These Paraguayan-styled Harps can be played just like any other lever folk harp.

Posted by Davy Clark on

So, I am discovering a misunderstanding concerning how one might play a "regular" lever folk harp compared to a "Paraguayan" folk harp. 

It seems to be often [erroneously] thought one has to use only the South American style of harp playing (traditional Paraguayan in particular) in order to play a "Paraguayan"-type harp. 

However, that is far from reality. A Paraguayan harp can be played in the same manner as any other typically envisioned, lever harp found in North America. In fact, for many beginners, the Paraguayan is often found to be easier to learn on, comparativley speaking. The strings are a bit less tense, giving better, inspiring sound sooner for the learner, offering encouragement to keep playing & growing in their harp endevouers. And, the octave spread on a typical Paraguayan is a bit easier to obtain compared to a full-sized Celtic version. 

The crisp & clean sound of a Paraguayan is easy to coax out on a Paraguayan, even for beginners. Plus, the engineering of a Paraguyan produces a very strong but also very lightweight instrument; making it much easier for beginning older adults and children to play, handle & transport more successfully. 

The string sets used on my Paraguayan-styled ParaHarps are all brand-name nylon. These are much easier to afford & work with during the life of the harp. Yet, these strings, on the ParaHarp, are not mushy or dead sounding due to the unique engineering employed within Paraguayan-style harps.

And, not the least to consider is tuning. On Paraguayans, their traditional tuning method can be far easier & faster to obtain a fully tuned instrument when compared to the embedded tuning pins used on its Celtic cousins.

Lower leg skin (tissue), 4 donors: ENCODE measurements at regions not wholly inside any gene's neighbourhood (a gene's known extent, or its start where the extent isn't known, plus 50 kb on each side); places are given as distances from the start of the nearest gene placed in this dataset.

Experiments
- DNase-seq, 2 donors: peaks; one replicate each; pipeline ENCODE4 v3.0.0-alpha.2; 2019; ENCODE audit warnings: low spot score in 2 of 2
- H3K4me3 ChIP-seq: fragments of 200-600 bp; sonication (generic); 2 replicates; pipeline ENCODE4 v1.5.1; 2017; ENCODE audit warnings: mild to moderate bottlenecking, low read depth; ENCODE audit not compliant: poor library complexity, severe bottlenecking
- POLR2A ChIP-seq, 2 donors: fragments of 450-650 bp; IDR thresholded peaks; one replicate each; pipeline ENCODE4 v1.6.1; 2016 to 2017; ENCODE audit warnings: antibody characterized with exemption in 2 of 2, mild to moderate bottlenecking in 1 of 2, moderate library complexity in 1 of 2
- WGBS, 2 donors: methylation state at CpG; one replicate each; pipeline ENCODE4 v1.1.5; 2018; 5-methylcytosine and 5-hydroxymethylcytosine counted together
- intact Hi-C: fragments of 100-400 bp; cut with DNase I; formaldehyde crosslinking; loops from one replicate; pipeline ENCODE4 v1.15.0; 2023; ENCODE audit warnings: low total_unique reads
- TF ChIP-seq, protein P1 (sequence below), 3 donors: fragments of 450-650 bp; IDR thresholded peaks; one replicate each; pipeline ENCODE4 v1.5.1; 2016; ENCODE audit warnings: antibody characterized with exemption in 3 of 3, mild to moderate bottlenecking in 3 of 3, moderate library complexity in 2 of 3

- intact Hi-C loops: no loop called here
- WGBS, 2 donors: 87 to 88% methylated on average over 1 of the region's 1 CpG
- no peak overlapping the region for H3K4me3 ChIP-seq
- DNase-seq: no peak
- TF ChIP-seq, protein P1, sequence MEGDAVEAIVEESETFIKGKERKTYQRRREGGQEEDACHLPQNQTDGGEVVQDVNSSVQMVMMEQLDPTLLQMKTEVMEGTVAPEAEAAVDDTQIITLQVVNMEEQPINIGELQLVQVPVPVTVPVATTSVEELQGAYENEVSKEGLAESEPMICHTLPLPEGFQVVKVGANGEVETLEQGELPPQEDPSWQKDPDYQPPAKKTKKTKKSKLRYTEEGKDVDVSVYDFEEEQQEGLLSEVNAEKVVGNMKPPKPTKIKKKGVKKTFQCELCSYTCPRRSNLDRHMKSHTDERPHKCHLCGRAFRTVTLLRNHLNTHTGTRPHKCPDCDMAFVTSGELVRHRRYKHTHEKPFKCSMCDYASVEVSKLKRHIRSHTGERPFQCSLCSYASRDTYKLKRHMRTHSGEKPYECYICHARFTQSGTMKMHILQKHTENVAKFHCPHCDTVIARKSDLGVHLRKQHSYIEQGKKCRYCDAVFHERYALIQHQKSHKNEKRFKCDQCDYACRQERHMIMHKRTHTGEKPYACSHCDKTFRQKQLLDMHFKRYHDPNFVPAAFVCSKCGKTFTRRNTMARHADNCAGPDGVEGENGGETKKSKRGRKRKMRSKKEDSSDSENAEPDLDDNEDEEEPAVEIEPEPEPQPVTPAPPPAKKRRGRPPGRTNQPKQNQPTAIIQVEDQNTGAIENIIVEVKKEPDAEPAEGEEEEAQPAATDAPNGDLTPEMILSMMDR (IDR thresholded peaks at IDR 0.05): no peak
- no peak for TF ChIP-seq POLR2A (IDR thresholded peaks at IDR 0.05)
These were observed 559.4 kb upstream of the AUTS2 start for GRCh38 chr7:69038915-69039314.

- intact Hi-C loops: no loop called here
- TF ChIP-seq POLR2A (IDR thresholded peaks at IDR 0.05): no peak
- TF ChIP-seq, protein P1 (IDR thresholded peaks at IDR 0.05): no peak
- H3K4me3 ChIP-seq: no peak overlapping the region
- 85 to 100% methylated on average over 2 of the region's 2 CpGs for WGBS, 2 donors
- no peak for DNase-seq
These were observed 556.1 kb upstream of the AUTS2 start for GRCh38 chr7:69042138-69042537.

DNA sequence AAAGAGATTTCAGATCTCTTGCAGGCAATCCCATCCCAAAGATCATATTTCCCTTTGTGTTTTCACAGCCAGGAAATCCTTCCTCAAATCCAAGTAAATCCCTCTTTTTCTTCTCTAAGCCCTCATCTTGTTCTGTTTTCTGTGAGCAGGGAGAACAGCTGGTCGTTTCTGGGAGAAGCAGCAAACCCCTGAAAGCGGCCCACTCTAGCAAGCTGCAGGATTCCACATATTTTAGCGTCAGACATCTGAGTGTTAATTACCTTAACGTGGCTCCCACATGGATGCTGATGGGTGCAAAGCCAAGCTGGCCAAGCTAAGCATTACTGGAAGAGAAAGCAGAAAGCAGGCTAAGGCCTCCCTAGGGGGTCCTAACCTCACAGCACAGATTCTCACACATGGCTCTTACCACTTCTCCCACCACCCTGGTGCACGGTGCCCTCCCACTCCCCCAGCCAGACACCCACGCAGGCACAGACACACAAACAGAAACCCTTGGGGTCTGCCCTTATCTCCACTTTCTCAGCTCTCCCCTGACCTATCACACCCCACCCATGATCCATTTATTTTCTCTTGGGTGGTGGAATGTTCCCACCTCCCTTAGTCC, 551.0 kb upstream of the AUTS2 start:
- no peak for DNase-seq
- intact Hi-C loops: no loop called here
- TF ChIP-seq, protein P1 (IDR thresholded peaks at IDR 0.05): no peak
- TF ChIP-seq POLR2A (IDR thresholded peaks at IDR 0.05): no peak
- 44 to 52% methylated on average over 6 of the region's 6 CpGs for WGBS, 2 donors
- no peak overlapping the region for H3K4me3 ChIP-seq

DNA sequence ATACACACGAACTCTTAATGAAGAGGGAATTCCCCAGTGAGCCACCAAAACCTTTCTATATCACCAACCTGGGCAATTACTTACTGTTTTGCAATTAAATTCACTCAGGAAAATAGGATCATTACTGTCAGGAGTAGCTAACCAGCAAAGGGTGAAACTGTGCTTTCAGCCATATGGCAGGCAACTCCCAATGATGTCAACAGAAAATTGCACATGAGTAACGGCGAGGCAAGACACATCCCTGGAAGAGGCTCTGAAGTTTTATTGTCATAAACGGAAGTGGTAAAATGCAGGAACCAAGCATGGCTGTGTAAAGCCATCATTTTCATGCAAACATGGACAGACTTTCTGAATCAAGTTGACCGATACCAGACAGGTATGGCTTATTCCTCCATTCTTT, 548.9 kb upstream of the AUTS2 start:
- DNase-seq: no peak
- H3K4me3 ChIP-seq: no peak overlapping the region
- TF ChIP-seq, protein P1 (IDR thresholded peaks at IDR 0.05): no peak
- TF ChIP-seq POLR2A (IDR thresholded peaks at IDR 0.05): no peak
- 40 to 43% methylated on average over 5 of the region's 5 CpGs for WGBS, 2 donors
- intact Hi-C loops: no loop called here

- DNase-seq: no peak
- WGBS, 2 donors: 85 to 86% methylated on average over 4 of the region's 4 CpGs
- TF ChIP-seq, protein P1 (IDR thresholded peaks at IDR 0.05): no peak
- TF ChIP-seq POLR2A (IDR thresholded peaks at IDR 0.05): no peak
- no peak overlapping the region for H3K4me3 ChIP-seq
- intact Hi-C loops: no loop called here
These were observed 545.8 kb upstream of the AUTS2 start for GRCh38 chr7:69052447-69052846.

Ultimately, it is what you get use to playing that counts. A beginner can learn on a Paraguayan and move up to the bigger Celtic styles if they wish. Or, they might find it advantageous to just stay with a melodious Paraguayan. 

As a multi-faceted musician, playing all sorts of bagpipes, stringed instruments, whistles & flutes, rock & hand drums, digeridoos, etc., I have found there is simply no one style of performance that any one instrument similarly gives compared to its brother or sister brand & model.

In other words, my 4 or 5 Irish Bodhrans play & sound totally different from each other, even though they are similar in size & build. My dulcimer, lap harps, lyres, etc., all sound & play different from other like models or makes. Sure, amongst instrument genres, a similar sound is given. But, put two mountain dulcimers side by side, even of the same make/model, and a difference will likely be heard (despite a makers best efforts to offer uniform sounds within each model line up). 

This is the same for Paraguayan folk harps compared to Celtic folk harps and, within each genre of style instrument. Because of these perceived differences, folks are always looking to find the perfect instrument and most never quite find it! (I know!) All instruments have their particular voices and advantages & disadvantages (some more; some less).

So, as I say, it is all what you get use to. 

Thus, don't let a musical instrument title scare you off from owning a great instrument, like my ParaHarps & John Kovac's Paraguayan-styled folk harps. I suggest we play what inspires us and, don't let a term or title scare us off from what might be a great musical experience! So, remember, other than for sloppy or infantile harp engineering, there is no right or wrong. It's what you get use to.

Thanks for considering, my friends, play well & have fun!

- Davy


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